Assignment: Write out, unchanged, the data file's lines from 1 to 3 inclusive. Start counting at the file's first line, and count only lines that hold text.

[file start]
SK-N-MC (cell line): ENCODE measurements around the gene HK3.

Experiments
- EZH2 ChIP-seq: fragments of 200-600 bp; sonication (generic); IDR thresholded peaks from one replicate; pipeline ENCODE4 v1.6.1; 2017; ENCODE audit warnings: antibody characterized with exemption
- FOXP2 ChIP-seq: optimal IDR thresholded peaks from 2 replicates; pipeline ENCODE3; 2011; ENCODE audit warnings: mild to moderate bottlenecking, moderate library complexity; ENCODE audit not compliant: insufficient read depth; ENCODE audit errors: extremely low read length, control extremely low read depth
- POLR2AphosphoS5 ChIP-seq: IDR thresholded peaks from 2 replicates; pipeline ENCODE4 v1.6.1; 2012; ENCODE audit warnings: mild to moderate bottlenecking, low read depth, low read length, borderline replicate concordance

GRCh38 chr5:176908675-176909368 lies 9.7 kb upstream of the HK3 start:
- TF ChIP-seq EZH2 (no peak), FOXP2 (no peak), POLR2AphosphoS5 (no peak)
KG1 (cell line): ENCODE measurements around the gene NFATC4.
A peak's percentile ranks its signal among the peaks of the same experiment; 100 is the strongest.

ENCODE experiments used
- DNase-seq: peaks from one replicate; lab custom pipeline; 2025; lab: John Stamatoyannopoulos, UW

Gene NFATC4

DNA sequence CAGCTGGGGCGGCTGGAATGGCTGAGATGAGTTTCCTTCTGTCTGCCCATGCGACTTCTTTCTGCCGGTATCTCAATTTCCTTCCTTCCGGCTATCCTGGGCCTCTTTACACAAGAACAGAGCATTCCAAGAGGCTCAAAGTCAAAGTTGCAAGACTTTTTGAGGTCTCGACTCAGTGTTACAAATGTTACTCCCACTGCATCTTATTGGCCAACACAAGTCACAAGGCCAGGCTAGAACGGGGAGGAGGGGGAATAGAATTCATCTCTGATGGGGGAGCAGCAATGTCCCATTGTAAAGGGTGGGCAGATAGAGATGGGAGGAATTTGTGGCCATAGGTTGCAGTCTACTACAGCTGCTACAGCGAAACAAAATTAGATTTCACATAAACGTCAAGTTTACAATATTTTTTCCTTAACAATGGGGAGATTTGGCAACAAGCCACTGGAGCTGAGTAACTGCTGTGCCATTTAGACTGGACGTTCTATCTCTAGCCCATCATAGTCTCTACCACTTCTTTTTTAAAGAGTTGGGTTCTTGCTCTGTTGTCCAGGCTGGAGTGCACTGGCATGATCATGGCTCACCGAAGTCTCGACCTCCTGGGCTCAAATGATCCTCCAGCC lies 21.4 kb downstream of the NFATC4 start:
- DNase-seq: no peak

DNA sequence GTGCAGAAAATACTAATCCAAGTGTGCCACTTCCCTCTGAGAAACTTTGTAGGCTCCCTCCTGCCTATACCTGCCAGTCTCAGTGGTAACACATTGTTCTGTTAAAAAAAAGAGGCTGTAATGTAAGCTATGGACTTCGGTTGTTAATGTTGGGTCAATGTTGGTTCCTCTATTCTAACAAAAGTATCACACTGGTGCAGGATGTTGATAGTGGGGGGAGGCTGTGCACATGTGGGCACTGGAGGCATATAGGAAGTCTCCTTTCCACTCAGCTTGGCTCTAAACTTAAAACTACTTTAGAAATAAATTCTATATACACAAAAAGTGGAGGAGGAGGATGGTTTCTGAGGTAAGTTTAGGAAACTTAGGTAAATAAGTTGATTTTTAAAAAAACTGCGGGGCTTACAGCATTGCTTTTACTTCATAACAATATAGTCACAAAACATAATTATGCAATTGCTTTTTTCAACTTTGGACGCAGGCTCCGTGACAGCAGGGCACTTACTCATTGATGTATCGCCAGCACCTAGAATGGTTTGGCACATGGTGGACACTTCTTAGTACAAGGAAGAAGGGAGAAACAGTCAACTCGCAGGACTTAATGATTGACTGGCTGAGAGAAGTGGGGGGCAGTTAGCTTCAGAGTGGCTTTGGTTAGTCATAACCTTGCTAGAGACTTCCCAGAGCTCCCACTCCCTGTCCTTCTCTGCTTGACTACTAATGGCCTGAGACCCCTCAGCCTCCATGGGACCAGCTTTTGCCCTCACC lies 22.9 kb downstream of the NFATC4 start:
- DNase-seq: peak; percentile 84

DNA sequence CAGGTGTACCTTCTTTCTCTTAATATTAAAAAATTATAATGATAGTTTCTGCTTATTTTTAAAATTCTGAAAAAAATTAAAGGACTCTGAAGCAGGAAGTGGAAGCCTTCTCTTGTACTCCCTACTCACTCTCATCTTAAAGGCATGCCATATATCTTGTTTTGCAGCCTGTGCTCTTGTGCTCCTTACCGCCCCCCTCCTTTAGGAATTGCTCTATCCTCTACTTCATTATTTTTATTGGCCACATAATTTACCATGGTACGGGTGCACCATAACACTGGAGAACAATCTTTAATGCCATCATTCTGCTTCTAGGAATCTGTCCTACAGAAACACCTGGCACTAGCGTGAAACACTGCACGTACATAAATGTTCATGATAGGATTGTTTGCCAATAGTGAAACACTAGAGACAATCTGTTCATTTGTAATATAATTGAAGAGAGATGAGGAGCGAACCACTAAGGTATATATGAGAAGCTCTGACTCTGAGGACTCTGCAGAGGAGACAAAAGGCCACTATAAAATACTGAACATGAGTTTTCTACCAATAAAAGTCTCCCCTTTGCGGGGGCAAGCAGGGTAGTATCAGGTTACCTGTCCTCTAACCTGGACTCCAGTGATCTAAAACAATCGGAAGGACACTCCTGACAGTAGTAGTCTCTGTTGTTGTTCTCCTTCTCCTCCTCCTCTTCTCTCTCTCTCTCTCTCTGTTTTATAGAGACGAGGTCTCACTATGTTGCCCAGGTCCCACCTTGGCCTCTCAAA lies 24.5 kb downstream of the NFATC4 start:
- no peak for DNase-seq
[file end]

SK-N-MC (cell line): ENCODE measurements around the gene HK3.

Experiments
- EZH2 ChIP-seq: fragments of 200-600 bp; sonication (generic); IDR thresholded peaks from one replicate; pipeline ENCODE4 v1.6.1; 2017; ENCODE audit warnings: antibody characterized with exemption